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A Holistic Approach: How to Lower Cholesterol Naturally

Updated: 17 hours ago

A Holistic Approach: How to Lower Cholesterol Naturally

So your doctor says your cholesterol is too high? What's the deal? Should you just take the statin? Chang your diet? Exercise more? HELP!

HDL (high-density lipoprotein) and LDL (low-density lipoprotein) are two types of cholesterol commonly measured in blood tests.

HDL Cholesterol

Often referred to as "good" cholesterol.

HDL helps remove LDL cholesterol from the arteries, transporting it to the liver where it can be processed and excreted from the body.

High levels of HDL cholesterol are associated with a reduced risk of heart disease.

LDL Cholesterol

Often referred to as "bad" cholesterol. LDL carries cholesterol from the liver to cells throughout the body, including the arteries. If too much LDL cholesterol circulates in the blood, it can build up on the walls of the arteries, leading to atherosclerosis (hardening and narrowing of the arteries) and increasing the risk of heart disease.

High levels of LDL cholesterol are a significant risk factor for heart disease.
Complications of High Cholesterol

Common Symptoms of High Cholesterol

Chest Pain or Angina

High cholesterol levels can lead to the buildup of plaque in the arteries, restricting blood flow to the heart and causing extreme chest pain/tightening or discomfort known as angina.

Shortness of Breath

Coronary artery diseases are the outcome of increased levels of LDL Cholesterol which get deposited in the heart’s small arteries, causing them to narrow and stiffen. Reduced blood flow to the heart due to narrowed arteries can result in shortness of breath, especially during physical activity or exertion.


High cholesterol levels in blood make blood flow thick and thereby affecting the normal supply to the nerves causing numbness.

High Blood Pressure

The deposition of cholesterol in blood blocks the arteries, which thereby become stiff and narrow. It subsequently makes it difficult for the heart to work efficiently or pump blood thus leading to shooting high blood pressure.


People with diabetes are more likely to get affected by ischemic stroke compared to non-diabetic individuals.

Leg Pain

Peripheral artery disease (PAD) occurs when cholesterol buildup narrows the arteries in the legs, causing pain, cramping, or weakness, particularly during walking or exercise.

Yellowish Deposits on the Skin

Raised, yellowish patches or bumps on the skin, known as xanthomas, can develop in individuals with high cholesterol levels, particularly around the eyes, elbows, knees, or tendons.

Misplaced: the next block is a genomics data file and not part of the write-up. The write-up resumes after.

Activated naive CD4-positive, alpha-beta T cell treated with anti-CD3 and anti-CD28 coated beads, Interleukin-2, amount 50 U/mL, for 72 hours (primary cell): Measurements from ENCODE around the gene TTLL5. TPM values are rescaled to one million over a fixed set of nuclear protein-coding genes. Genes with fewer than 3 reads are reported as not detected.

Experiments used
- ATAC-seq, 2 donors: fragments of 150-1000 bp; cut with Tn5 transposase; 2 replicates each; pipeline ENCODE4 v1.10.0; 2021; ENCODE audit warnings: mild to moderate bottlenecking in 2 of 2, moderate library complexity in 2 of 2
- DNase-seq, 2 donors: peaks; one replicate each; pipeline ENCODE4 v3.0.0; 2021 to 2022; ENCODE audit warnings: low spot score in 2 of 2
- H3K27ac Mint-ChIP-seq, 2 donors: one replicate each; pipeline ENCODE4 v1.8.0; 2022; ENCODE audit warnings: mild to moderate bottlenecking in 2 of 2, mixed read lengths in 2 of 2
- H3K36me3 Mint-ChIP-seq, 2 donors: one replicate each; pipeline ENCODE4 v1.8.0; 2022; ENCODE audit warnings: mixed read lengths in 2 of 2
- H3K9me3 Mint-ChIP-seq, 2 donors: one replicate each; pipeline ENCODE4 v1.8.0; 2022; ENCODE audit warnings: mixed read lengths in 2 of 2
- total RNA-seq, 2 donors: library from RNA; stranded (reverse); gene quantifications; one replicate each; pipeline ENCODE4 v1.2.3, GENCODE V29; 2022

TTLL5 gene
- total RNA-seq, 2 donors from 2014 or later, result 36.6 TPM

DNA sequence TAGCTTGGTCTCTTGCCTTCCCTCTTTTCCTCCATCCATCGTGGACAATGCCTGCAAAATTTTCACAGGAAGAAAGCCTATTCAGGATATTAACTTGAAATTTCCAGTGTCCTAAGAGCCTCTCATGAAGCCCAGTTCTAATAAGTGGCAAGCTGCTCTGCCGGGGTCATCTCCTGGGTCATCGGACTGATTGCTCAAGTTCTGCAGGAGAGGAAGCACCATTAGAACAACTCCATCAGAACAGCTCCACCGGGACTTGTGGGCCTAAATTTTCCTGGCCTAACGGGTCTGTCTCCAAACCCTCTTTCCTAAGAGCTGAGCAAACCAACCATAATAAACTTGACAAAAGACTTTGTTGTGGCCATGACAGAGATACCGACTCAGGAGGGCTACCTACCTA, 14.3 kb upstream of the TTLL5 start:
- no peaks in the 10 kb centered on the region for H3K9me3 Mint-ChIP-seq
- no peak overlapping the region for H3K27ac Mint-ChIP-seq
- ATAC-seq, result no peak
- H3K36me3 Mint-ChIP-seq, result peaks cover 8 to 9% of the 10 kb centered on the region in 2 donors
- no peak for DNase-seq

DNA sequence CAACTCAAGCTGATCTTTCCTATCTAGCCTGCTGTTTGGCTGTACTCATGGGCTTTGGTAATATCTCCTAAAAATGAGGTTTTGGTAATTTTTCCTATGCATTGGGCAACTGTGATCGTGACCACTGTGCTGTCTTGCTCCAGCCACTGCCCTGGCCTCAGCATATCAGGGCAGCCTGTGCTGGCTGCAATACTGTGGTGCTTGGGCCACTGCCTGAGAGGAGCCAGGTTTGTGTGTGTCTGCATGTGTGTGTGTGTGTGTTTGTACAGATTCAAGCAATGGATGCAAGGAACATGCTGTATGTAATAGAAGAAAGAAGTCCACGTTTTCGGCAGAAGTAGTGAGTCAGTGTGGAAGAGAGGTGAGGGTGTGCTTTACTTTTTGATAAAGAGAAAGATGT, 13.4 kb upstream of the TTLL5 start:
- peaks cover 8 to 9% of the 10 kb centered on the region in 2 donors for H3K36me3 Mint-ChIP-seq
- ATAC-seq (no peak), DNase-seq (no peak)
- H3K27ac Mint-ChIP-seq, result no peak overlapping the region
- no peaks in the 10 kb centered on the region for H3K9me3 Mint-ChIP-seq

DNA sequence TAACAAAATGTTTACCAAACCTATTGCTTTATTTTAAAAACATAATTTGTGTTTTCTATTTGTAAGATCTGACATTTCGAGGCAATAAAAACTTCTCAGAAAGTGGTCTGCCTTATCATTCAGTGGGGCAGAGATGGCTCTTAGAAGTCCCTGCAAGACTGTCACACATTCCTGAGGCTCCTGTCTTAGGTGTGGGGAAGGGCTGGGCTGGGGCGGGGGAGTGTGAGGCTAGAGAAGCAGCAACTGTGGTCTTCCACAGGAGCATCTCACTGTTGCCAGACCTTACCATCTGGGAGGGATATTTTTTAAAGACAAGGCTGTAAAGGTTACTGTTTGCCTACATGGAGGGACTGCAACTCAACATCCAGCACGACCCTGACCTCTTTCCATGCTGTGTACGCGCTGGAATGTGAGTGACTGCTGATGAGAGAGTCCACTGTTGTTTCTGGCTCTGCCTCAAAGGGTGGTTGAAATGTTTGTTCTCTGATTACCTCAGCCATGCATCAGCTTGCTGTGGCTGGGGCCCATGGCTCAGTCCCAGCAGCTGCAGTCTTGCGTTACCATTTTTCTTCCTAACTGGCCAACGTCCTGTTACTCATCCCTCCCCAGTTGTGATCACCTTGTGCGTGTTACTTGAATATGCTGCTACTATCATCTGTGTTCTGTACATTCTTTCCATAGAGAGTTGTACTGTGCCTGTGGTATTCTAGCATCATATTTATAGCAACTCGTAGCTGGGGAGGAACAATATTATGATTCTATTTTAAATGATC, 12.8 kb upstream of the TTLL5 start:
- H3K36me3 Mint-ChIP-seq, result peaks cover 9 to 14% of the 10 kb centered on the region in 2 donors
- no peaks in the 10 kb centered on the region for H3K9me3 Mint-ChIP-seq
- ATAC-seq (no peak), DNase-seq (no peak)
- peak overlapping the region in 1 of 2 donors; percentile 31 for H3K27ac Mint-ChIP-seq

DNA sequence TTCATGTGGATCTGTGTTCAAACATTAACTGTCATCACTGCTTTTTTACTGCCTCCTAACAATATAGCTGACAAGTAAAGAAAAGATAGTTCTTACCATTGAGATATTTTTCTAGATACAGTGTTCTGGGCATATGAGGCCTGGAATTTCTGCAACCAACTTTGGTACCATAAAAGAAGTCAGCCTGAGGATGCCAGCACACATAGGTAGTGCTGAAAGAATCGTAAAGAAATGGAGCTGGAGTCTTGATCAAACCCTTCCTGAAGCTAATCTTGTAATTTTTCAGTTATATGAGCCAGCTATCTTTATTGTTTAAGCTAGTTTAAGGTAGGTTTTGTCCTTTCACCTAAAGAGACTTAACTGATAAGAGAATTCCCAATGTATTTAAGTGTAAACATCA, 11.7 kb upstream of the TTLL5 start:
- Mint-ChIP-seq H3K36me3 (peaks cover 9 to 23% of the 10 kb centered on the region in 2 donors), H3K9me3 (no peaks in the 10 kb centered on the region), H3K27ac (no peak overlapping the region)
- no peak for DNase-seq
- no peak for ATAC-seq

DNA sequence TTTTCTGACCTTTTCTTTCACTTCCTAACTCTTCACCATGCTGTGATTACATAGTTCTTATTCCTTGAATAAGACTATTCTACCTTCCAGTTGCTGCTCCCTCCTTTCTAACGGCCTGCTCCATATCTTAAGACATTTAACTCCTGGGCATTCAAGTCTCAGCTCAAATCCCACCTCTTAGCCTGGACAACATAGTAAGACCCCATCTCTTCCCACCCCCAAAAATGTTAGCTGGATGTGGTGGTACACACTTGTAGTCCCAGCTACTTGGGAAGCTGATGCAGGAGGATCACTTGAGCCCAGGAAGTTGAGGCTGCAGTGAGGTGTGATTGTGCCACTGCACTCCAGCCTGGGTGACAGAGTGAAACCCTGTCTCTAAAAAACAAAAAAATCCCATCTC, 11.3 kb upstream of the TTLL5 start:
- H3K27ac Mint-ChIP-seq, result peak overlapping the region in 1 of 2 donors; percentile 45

Bluish Discoloration of the Fingers

Reduced blood flow due to narrowed arteries can cause the fingertips or toes to appear bluish or pale, a condition known as cyanosis.

Difficulty Speaking or Understanding

In severe cases, high cholesterol levels can lead to atherosclerosis in the carotid arteries supplying blood to the brain, increasing the risk of stroke and causing symptoms such as difficulty speaking, understanding, or sudden weakness or numbness on one side of the body.

It's important to note that high cholesterol levels often do not cause noticeable symptoms until complications, such as heart disease or stroke, develop. Therefore, regular cholesterol screenings and preventive measures are crucial for early detection and management of high cholesterol levels.

What is a statin?

What are Statin drugs?

Statins are a class of medications commonly prescribed to lower cholesterol levels and reduce the risk of heart disease and stroke. They work by inhibiting an enzyme in the liver involved in the production of cholesterol, thereby lowering LDL (bad) cholesterol levels in the bloodstream.

While statins are generally effective at lowering cholesterol and reducing cardiovascular risk, they may also cause side effects in some individuals.

Do statins have side affects?

Most Common Side Effects of Statin Drugs

Common side effects of statin therapy include:

  1. Muscle Pain and Weakness: One of the most common side effects of statins is muscle pain or weakness, known as myopathy. This can range from mild discomfort to severe muscle damage, known as rhabdomyolysis, which can lead to kidney failure.

  2. Liver Damage: Statins may cause an increase in liver enzymes, indicating potential liver damage. Although this is usually mild and reversible, in rare cases, it can lead to more severe liver problems.

  3. Digestive Issues: Some people may experience gastrointestinal symptoms such as nausea, diarrhea, constipation, or abdominal pain while taking statins.

  4. Memory Problems: There have been reports of cognitive side effects associated with statin use, including memory loss, confusion, and difficulty concentrating. However, research on this topic is mixed, and more studies are needed to establish a definitive link.

  5. Increased Blood Sugar Levels: Statins may slightly increase blood sugar levels in some individuals, which can lead to an increased risk of developing type 2 diabetes, particularly in those already at risk.